Hospice Care

Posted on January 18, 2017 at 9:15 AM Comments comments (6241)
The day that I call hospice is the day that I give up on my loved one. Probably the most difficult myth to overcome is the common feeling among family caregivers that calling hospice is giving up, to letting your loved one die. But, Erbstoessser believes that nothing could be further from the truth. "In a lot of cases, calling hospice is the best kind of care you can give them at that time," she says, pointing out that the comfort measures administered by hospice care workers can manage pain and other symptoms very well. Hospice care concentrates on helping a person live well everyday. (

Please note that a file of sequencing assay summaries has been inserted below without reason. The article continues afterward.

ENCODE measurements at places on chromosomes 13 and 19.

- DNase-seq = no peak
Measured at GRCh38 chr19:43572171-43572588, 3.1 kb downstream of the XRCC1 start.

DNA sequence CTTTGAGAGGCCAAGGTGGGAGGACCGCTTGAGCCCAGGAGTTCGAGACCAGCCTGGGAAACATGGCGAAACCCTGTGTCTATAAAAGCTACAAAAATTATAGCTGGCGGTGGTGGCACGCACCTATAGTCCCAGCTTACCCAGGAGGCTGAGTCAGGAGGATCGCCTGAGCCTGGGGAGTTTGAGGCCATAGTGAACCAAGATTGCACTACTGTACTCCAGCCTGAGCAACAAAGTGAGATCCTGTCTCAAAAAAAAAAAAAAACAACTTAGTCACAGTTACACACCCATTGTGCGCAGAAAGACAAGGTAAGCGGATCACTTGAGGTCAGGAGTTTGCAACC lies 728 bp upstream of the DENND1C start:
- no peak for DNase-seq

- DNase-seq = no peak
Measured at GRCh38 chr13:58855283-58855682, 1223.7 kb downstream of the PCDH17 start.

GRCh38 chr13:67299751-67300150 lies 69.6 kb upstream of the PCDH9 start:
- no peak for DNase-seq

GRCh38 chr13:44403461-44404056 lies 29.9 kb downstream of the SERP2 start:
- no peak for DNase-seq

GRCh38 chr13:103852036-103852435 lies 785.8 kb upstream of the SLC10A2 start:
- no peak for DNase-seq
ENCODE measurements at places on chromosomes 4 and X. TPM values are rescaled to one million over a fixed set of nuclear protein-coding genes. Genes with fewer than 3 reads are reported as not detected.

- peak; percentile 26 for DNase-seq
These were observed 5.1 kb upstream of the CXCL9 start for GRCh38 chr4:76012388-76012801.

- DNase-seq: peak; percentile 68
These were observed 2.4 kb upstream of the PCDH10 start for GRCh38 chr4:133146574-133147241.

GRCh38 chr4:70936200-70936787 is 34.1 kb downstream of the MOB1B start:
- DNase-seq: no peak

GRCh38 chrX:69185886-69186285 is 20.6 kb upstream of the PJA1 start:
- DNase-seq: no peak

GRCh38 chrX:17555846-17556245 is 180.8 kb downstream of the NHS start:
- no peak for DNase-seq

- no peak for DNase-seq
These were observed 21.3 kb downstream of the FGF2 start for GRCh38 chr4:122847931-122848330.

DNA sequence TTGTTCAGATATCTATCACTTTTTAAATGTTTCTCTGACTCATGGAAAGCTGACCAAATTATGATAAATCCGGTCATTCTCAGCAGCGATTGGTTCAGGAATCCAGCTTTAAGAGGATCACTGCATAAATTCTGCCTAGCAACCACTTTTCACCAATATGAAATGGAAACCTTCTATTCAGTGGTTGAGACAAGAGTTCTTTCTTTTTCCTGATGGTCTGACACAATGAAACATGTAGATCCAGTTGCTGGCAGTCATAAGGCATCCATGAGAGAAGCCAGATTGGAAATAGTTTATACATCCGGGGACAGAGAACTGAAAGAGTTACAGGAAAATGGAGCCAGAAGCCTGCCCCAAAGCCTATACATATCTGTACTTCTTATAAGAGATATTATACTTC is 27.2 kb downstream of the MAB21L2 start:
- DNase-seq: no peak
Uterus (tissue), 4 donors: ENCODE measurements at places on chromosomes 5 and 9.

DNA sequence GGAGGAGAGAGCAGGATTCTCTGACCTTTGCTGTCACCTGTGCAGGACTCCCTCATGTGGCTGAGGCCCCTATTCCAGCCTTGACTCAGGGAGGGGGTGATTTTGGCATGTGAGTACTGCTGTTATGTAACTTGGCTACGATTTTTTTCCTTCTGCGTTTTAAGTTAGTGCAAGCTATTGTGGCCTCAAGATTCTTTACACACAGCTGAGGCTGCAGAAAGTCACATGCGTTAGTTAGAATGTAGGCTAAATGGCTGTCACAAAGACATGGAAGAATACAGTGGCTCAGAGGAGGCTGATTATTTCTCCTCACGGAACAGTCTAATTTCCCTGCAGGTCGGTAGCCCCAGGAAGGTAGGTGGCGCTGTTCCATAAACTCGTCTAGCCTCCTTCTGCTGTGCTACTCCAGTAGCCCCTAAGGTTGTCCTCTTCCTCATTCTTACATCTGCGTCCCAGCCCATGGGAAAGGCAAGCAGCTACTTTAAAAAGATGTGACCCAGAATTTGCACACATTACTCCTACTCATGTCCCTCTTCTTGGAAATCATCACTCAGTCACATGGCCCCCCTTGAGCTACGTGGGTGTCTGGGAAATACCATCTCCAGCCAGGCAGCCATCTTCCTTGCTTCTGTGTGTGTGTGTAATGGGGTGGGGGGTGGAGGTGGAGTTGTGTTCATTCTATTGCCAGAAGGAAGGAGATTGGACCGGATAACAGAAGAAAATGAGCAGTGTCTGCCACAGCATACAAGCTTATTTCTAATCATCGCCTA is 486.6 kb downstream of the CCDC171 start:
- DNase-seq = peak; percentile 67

When your aging parent won't accept help

Posted on December 27, 2016 at 7:00 AM Comments comments (3683)